Light pollution soon to be criminal
Stargazers are celebrating victory as new rules to curb light pollution come into play.
As of April, planning authorities will be obliged to take into account outdoor lighting fixtures when considering the suitability of new developments.
Rather than lighting up the night sky or the area around them, new lights will have to face downwards.
Under the Clean Neighbourhood and Environment Act 2005 light pollution will find itself on similar footing to noise pollution and residents plagued by intrusive bright lights will be able to ask the authorities for an abatement order if the light is ‘prejudicial to health or a nuisance’.
Fines of up to £5,000 will be meted out to individuals who refuse to comply while businesses could face penalties of up to £20,000.
The legislation has been warmly welcomed by astronomers and others wishing to view the night sky in all its glory rather than blotted out by artificial light, but the British Astronomical Society-led Campaign for Dark Skies has warned that while it can be seen as progress, it will not stamp out light pollution.
This is an important step in what has been a long and arduous campaign, and is of great interest and utility to anyone concerned about an eventual environmentally sound lighting policy in the UK, Bob Mizon, co-ordinator of the campaign, told edie.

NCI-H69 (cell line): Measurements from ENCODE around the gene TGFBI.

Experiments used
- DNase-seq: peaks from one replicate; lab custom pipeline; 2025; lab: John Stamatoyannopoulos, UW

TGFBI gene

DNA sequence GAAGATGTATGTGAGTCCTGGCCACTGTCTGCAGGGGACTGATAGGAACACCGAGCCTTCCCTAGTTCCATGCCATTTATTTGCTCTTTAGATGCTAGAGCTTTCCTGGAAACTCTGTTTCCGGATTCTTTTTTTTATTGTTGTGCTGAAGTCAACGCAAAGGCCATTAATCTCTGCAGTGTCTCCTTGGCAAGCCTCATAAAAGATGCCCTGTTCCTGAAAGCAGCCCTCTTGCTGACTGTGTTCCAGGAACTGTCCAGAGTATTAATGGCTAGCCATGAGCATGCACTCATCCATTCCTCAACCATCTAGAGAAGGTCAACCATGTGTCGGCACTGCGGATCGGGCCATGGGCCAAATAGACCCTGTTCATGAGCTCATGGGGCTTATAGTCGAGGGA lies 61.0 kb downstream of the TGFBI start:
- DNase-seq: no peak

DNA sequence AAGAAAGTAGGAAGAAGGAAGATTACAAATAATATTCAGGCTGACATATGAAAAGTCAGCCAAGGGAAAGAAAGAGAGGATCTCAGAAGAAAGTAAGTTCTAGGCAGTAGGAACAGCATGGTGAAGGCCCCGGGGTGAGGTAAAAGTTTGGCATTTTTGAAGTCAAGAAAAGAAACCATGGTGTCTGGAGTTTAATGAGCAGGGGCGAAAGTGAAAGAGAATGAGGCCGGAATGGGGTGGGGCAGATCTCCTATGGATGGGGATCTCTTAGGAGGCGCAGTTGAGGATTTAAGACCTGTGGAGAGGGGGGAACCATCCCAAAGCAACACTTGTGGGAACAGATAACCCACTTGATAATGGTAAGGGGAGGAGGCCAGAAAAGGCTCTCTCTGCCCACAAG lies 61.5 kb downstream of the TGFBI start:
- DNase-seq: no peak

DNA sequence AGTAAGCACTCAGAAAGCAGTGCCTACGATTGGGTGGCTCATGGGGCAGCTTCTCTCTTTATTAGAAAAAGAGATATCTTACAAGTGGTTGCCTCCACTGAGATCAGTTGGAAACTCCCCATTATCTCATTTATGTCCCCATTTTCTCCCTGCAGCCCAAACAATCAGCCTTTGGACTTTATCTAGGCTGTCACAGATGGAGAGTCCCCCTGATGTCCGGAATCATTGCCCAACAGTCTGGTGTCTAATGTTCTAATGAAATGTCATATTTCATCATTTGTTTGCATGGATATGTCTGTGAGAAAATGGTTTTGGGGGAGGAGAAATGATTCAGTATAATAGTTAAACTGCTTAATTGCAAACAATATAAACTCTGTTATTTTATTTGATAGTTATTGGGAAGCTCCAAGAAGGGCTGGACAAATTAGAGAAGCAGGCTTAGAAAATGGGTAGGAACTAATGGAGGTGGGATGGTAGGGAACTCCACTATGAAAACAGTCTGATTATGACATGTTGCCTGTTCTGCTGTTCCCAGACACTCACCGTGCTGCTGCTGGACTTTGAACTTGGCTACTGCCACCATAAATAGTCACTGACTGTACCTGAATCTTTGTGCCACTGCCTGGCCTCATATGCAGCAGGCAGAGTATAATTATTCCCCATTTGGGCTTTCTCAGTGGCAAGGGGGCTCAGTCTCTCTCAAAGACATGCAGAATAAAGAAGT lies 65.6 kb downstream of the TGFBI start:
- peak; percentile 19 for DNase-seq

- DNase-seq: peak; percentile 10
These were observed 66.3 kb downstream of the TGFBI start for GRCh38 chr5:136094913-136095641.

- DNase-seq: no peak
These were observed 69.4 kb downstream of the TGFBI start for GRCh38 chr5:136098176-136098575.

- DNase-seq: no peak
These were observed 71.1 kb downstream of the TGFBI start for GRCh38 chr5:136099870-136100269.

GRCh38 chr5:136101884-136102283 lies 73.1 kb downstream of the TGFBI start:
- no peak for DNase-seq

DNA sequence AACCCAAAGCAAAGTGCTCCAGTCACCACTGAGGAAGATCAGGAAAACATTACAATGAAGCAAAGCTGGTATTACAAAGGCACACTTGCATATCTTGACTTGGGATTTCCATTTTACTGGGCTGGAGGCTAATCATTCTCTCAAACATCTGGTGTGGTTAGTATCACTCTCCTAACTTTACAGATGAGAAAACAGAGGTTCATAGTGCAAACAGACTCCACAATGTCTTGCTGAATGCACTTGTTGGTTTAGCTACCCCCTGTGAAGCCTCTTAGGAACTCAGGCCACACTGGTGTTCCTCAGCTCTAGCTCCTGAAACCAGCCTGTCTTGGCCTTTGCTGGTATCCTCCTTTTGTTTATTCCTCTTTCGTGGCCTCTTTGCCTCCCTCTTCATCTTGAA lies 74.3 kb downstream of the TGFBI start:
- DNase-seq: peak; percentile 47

However, it is not a quick fix for the problems caused by misdirected light, whether here below or in the night sky.
He stressed there was still work for the campaign to do and said it would continue to vigorously target the kind of over-bright lighting which causes much of these problem, such as a typical 500-Watt domestic security light which is half as bright as the UK s brightest lighthouse.
It will also press for a coherent Government policy specifically including the night sky as part of the environment which DEFRA is charged to protect and continue to educate the public, retailers, manufacturers and decision-makers about the need to save energy and money while helping the environment through sane lighting practices.
By Sam Bond